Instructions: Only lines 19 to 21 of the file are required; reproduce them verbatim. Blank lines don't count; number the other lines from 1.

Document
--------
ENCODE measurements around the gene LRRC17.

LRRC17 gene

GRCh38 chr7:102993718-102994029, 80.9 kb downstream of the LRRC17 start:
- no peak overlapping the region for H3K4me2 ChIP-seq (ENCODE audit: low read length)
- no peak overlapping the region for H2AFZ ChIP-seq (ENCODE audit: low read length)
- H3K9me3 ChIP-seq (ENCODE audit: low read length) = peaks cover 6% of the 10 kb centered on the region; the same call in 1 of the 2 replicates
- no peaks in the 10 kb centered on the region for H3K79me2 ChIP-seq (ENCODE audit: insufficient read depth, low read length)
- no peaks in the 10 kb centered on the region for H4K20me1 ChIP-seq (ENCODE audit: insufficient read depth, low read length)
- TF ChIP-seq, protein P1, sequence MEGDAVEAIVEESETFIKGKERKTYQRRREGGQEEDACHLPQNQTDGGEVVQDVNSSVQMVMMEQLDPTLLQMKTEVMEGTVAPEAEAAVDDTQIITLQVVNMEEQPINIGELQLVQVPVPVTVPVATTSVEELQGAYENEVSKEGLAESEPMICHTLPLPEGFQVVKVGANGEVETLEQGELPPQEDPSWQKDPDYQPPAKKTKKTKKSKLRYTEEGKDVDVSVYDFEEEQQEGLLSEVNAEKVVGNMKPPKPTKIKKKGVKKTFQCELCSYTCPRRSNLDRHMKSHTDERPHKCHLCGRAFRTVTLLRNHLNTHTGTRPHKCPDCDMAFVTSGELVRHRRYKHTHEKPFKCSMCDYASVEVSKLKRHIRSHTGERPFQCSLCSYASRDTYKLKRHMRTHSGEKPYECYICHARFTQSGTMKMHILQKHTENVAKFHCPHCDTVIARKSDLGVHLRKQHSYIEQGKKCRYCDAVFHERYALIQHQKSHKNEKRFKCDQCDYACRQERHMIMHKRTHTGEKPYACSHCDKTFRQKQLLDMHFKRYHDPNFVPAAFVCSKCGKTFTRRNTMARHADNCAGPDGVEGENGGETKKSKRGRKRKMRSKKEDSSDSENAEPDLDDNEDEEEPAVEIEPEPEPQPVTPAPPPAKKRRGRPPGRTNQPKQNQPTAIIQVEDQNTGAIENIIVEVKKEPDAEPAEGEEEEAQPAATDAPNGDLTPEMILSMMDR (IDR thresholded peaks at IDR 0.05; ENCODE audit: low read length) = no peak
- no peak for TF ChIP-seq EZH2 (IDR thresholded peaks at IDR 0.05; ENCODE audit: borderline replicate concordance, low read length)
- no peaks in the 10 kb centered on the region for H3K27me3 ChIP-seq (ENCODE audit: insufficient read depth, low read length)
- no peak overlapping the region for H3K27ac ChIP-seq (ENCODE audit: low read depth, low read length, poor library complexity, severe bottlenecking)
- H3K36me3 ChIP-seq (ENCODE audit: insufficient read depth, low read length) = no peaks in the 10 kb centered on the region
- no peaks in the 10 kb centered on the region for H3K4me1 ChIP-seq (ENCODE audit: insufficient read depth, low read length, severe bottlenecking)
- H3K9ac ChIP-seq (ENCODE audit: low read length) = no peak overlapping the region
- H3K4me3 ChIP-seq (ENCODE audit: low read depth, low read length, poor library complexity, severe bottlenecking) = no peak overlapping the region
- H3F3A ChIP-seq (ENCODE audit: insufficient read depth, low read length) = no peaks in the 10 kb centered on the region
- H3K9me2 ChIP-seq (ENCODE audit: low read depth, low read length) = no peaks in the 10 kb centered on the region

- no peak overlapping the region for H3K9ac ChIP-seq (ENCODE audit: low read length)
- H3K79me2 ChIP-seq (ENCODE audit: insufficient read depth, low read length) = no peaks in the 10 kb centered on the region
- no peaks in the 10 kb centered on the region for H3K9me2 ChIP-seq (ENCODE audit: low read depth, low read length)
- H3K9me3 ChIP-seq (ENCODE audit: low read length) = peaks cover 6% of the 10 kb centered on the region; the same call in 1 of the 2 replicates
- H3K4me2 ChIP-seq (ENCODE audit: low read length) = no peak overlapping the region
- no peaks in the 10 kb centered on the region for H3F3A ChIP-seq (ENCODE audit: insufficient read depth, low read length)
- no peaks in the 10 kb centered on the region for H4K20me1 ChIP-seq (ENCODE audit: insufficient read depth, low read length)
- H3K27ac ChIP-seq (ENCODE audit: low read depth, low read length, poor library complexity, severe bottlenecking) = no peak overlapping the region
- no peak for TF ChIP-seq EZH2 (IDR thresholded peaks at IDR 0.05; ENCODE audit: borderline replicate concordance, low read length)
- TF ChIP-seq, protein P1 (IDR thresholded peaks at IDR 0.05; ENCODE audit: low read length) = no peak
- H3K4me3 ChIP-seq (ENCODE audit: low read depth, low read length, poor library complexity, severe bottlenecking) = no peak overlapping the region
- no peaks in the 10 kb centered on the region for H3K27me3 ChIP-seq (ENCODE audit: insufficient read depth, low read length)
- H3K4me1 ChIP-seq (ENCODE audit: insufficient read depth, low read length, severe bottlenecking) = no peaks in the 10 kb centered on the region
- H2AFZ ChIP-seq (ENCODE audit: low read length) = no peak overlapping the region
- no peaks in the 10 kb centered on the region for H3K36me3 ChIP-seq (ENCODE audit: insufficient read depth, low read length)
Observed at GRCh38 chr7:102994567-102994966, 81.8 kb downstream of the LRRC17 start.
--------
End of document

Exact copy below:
- no peak overlapping the region for H3K9ac ChIP-seq (ENCODE audit: low read length)
- H3K79me2 ChIP-seq (ENCODE audit: insufficient read depth, low read length) = no peaks in the 10 kb centered on the region
- no peaks in the 10 kb centered on the region for H3K9me2 ChIP-seq (ENCODE audit: low read depth, low read length)